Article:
Sunday, 7 February 2010

The Conflicted Nature Of Rural Development

Six weeks of Political Science Study Mission (PSSM) research, articles, readings and analyses has taken me through the dynasties of China to the founding struggles of modern China to today's contemporary China, which is grappling with being both the country with the fastest economic growth of the world and the country with its rural areas housing some of the world's most impoverished populations.

With regards to poverty and underdevelopment, what has consistently appeared is the trade off between economic development and dedicated social welfare, which I think corroborates at least somewhat with my opinions about charity and poverty.

If one dedicates government budget to public spending, such as health and education, there is a social safety net where minimum levels of welfare are met. However, it rarely stops here, because this is seen as stagnation in the eyes of a country that wants to press forward economically. Welfare eventually has to switch hands from public to private, and before long decentralization, where government transfers the reins of hospitals and schools to the market, leads to social welfare institutions competing on the market for their own resources and capital in order to stay afloat.

In a nutshell, when welfare becomes a privatised issue, the costs are always transfered to the consumers (in accordance with economic math). This is because non-private ventures are at odds with profit-driven aims, which are fundamental to efficient economics of firms in the private sector. Before long, even the smallest social inequalities of the poor in these rural villages are magnified, as the poorest of the lot benefit the least from market reform and economic development because they are too poor to participate.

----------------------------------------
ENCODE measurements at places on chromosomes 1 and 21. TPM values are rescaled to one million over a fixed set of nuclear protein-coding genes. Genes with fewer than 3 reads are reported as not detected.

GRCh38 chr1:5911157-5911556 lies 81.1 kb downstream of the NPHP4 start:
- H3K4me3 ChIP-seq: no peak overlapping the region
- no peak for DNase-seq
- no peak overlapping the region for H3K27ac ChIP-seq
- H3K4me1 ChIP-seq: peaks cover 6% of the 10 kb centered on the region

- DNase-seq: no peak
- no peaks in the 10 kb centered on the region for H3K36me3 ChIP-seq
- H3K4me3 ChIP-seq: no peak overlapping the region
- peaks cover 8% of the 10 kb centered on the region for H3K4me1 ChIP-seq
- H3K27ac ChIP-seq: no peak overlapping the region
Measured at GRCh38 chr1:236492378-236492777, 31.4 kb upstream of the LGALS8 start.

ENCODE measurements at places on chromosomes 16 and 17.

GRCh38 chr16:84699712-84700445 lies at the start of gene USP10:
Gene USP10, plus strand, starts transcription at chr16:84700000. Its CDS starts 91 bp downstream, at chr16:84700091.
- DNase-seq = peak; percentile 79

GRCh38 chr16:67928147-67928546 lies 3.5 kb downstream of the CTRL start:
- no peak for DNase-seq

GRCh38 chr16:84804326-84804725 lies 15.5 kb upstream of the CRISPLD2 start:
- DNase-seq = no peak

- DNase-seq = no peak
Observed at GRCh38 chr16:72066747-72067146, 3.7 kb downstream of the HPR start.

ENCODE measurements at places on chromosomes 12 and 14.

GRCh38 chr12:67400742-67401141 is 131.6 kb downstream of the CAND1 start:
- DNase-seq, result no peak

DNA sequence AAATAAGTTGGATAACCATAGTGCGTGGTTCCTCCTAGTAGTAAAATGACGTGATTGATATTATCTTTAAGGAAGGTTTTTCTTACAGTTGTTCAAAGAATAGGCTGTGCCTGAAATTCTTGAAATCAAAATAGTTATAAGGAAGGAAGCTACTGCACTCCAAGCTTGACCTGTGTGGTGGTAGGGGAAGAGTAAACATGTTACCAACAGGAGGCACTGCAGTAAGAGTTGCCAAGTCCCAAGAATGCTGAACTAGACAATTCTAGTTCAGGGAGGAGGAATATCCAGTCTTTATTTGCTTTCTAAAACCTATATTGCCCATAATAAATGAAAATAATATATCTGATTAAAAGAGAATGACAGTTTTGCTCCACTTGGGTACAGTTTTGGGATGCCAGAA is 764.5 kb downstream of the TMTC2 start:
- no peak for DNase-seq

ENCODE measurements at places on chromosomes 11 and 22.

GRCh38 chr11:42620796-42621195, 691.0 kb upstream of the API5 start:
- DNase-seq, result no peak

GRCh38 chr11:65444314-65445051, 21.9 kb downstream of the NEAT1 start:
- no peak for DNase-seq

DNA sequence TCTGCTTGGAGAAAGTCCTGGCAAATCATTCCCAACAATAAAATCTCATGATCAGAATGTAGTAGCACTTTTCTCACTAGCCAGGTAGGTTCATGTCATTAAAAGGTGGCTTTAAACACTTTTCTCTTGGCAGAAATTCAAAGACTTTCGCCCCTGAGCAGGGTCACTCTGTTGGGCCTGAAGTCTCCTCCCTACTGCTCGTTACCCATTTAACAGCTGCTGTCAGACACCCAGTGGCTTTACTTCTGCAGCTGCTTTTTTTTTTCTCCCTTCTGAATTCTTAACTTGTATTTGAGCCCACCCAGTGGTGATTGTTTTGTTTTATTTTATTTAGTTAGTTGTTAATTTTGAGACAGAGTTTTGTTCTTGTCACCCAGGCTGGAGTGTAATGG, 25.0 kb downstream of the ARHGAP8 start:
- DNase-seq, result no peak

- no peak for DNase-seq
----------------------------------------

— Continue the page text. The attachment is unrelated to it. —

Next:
What has always happened is that those hospitals that once guaranteed health care services become too expensive or inaccessible to the poorest (ironically the ones who need the services the most) whenever those hospitals are forced to fend for themselves on the market.

And I think China is worth giving the benefit of the doubt when it comes to whether or not the government is honest about its efforts to take care of the poor. If we look at, perhaps, Sub-saharan Africa, one can rightfully accuse corrupt governments of conceited efforts towards poverty reduction. But because China's policies are quite possibly an honest attempt at dealing with the issues of its rural poor, the intentions of the government does not confound with this issue of the trade off between economic development and social welfare dedication.

Once again, it appears that any meaningful attempt at targeting poverty should leave the market - the corporations, the economy, the private bank loans - out of the picture. Based on the historical evidence, public/social/welfare doesn't mix well with private endeavours (which I would believe is why even private firms that announce their wish to be socially responsible have to engage in an activity as perverse and convoluted as Corporate Social Responsibility, which still has profits as the bottom-line).

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